Returning to the workplace - business as usual or a new normal?
From Menzies Law
It is sometimes difficult to know where we are with this pandemic as advice from Government regularly changes about where employees should be working. As this goes to print, you could have everyone still working from home, on-site working on rotation (allowing you to keep groups separate), on-site working for anyone who wants to come in - but it’s not compulsory, a phased return for all with an end date when ‘everyone is back’, or have everyone back already. With so many options, here’s legal advice on the most common questions we’re receiving:
Can we encourage our staff to be vaccinated? Yes. The Government is keen on employers doing what they can to encourage employees to be vaccinated. There are some helpful resources out there - go to: Covid-19 vaccination: guide for employers - Gov.UK (www.gov.uk)
Can we reopen offices to vaccinated staff only? Yes, but with caution. It does create a possible ‘two tier’ workforce. You should also consider why some employees have not been vaccinated (there could be medical reasons). Vaccination status does not currently obviate the need for employers to ensure a Covid secure workplace - ventilation, cleaning, reviewing social distancing and the wearing of masks are all important.
Can we insist our employees are vaccinated? At this stage, no. Apart from limited settings, it is not a legal requirement for most workplaces. Such a policy might be justified in very limited circumstances (where the job involves close personal contact which cannot be minimised by other Covid secure measures).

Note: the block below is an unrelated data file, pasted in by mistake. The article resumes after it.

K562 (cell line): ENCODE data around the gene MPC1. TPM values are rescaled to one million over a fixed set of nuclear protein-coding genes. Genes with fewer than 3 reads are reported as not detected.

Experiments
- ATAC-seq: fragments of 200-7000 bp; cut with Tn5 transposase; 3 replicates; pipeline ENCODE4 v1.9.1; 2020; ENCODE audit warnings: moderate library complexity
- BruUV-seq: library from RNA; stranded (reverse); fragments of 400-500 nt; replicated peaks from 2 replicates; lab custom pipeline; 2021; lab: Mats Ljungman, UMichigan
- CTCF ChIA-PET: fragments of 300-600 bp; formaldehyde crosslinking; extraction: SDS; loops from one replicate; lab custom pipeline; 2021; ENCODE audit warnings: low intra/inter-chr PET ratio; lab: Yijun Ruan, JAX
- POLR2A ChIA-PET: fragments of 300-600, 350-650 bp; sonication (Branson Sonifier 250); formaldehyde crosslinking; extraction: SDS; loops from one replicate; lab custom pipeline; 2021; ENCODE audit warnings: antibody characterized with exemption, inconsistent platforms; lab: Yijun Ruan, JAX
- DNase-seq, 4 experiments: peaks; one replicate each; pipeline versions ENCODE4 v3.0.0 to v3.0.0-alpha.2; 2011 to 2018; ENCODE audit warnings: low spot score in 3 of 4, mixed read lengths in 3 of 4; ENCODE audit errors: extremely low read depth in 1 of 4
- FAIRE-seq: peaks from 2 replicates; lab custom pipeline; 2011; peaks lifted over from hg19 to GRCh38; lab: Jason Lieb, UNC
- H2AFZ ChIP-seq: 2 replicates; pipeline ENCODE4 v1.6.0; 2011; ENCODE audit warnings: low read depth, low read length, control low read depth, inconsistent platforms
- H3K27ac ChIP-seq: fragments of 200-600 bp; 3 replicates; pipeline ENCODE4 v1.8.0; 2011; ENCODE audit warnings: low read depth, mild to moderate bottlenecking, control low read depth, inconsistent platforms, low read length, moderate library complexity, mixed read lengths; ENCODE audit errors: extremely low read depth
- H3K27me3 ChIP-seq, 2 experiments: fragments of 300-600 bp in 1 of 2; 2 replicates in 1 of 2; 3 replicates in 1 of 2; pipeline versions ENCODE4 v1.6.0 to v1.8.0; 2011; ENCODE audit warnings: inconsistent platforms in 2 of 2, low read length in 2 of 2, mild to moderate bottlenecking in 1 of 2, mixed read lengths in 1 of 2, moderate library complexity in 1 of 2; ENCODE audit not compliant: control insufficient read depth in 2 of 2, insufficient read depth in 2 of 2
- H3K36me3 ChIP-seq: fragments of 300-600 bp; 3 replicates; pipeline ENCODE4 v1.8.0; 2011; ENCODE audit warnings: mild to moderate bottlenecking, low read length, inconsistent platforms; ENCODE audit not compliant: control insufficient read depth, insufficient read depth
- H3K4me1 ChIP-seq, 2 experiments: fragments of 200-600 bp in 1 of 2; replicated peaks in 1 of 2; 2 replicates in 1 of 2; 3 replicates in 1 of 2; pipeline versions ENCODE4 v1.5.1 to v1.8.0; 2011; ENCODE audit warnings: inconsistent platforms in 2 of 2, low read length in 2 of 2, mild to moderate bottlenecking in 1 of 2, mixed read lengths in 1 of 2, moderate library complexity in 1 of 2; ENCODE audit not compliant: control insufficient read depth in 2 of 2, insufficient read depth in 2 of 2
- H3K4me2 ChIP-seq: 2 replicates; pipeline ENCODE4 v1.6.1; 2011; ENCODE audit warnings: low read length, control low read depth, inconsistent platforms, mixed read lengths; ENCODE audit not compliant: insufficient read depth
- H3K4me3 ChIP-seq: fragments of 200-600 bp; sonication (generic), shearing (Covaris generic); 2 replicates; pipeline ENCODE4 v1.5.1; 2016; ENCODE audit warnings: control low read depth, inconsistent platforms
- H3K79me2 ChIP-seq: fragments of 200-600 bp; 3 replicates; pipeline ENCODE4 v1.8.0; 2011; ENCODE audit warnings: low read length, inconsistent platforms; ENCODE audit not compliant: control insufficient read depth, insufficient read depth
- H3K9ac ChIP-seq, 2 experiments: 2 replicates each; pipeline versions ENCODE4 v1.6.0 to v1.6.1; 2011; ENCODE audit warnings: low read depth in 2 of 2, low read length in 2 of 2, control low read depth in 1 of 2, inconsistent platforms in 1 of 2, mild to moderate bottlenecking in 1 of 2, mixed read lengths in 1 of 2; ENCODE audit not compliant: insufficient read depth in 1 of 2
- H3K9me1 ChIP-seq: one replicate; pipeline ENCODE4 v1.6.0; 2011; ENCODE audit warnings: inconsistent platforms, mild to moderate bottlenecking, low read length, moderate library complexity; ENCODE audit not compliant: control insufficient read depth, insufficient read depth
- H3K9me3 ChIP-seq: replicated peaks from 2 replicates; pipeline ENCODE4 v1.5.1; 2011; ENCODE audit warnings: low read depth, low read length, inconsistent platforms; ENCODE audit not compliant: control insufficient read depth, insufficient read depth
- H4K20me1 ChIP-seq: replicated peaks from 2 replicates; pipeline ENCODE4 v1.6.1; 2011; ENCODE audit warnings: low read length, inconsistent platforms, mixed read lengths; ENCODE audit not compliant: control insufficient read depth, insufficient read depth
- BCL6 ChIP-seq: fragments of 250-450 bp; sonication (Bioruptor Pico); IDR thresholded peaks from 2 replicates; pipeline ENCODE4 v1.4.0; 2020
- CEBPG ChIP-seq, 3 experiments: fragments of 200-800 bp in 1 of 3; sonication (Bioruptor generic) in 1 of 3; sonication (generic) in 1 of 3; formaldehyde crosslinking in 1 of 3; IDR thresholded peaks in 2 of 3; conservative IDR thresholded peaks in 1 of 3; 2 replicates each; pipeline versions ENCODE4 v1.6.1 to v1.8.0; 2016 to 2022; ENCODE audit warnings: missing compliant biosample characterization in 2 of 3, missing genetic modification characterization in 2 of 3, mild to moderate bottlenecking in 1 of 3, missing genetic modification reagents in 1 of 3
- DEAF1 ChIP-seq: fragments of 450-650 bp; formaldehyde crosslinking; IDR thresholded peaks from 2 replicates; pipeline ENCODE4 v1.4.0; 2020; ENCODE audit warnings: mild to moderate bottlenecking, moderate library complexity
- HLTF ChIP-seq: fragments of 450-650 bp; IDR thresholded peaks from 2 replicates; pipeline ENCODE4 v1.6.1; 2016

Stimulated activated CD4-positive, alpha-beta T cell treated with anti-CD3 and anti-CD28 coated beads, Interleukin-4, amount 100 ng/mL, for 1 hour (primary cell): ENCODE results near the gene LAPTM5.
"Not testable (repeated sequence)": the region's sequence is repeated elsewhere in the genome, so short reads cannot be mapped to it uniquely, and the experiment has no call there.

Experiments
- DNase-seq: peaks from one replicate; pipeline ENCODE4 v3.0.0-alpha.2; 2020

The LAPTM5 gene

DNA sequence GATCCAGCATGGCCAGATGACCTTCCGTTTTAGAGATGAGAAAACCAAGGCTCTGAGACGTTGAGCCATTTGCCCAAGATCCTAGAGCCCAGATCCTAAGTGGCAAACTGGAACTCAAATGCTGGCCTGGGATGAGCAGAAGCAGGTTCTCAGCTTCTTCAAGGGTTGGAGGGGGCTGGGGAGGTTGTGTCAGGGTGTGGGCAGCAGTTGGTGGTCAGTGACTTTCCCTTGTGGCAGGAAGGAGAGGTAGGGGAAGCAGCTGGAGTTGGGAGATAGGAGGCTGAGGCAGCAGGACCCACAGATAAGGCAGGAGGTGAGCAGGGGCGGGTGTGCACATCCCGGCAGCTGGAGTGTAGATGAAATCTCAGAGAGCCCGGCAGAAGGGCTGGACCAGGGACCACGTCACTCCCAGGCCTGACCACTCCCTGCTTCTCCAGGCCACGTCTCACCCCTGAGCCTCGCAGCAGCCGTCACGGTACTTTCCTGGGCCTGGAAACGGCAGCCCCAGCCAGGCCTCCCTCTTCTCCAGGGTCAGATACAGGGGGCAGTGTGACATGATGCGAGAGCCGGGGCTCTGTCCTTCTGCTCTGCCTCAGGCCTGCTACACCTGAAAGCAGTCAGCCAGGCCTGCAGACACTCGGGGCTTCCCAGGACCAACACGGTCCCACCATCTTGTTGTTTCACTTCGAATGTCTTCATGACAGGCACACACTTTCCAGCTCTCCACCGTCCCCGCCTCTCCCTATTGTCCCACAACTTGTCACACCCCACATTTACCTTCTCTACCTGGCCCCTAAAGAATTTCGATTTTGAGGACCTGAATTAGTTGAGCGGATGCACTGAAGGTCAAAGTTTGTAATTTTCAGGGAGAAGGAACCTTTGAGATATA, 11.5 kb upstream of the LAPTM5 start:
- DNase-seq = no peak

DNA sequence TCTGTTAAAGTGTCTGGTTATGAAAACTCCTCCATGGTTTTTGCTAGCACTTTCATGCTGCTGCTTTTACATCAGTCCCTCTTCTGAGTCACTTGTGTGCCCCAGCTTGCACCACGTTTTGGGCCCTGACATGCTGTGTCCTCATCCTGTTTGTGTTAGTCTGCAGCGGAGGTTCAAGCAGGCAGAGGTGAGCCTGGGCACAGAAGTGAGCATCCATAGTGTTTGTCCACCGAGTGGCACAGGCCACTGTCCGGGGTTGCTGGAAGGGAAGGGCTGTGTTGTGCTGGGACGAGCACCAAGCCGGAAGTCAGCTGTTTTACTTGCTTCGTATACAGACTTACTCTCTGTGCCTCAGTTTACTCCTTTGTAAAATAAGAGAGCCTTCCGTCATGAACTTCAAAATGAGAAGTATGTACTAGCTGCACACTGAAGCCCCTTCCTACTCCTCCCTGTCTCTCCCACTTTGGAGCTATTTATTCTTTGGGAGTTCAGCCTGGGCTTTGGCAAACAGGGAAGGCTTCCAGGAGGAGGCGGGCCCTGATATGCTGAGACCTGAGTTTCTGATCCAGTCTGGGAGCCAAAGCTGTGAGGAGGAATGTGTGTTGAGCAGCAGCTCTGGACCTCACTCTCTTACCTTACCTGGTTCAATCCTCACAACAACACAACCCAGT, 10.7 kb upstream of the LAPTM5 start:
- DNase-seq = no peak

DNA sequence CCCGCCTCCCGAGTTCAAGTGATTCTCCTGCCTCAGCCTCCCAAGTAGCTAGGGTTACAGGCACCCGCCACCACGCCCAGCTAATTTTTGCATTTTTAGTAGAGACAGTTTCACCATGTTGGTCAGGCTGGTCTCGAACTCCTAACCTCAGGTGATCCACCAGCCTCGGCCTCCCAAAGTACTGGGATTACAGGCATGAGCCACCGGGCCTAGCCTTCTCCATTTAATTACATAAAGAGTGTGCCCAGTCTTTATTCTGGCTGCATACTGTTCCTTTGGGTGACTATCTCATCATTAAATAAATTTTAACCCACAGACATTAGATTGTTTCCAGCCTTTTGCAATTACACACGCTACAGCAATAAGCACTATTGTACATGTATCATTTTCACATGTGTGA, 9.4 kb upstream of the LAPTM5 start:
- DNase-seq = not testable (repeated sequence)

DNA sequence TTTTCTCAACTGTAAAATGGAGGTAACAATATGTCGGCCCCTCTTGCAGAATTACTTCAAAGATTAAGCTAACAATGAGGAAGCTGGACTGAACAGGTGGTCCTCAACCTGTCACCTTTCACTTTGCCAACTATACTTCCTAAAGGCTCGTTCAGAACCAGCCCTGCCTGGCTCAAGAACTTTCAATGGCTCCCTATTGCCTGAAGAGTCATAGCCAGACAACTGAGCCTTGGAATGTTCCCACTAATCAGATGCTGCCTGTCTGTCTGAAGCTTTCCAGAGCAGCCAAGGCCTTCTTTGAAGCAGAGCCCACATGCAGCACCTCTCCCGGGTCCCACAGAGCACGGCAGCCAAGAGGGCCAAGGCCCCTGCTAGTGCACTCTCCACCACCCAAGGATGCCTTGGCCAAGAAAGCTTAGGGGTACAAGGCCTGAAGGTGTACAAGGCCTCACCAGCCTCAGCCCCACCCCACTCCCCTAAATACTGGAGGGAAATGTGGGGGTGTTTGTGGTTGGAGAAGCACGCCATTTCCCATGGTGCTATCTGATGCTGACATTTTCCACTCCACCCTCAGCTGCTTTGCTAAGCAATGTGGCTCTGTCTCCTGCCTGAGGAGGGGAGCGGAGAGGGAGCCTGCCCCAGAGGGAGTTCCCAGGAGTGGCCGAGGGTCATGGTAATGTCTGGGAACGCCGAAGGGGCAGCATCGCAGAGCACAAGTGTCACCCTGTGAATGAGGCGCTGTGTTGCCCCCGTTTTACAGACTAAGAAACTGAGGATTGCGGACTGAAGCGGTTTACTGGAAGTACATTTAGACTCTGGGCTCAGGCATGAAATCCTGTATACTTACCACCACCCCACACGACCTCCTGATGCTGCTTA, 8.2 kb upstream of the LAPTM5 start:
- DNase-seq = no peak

Can we ask employees to declare/provide evidence of vaccination status? Only if there is very good reason to. In some workplace settings (e.g. health and social care) it will be justifiable but in other settings, this is a GDPR issue. What would be your justification for doing so and how would this information be stored/used?
What can we do if employees refuse to work with people who are not vaccinated? We are already hearing stories of employees being shamed at work because they have not been vaccinated. This is a sensitive issue. In the first case, we advise reassuring all staff that the workplace is Covid secure. In one situation, we’ve seen this resolved by showing the employee the risk assessment and making sure the employee’s line manager understood the concerns and put in place extra steps like enforcing social distancing when the team are together. Ultimately, after exploring all options, if someone continues to refuse to work because there are unvaccinated employees (without good reason) then there may be no option but to consider disciplinary action.
We have vocal ‘anti-vaxxers’ at work - is there anything we can do? A belief that vaccinations are bad for society is unlikely to amount to a philosophical belief and therefore is not protected under the Equality Act. With that in mind, where individuals are being particularly vocal about their own views to the discomfort of others, our advice is to address this directly with them. Give them clear instructions that they need to stop doing this in the workplace and then make it clear if they continue to do so it could result in disciplinary action being taken. If they continue, this could then be escalated to disciplinary action. We are aware that some employers are asking employees not to ask each other about vaccination status. They are explaining it is a personal choice, it’s part of the organisations’ culture of respect and tolerance and making it crystal clear that overzealous communication of personal views to the extent this makes others feel uncomfortable in the workplace will be treated as a disciplinary matter.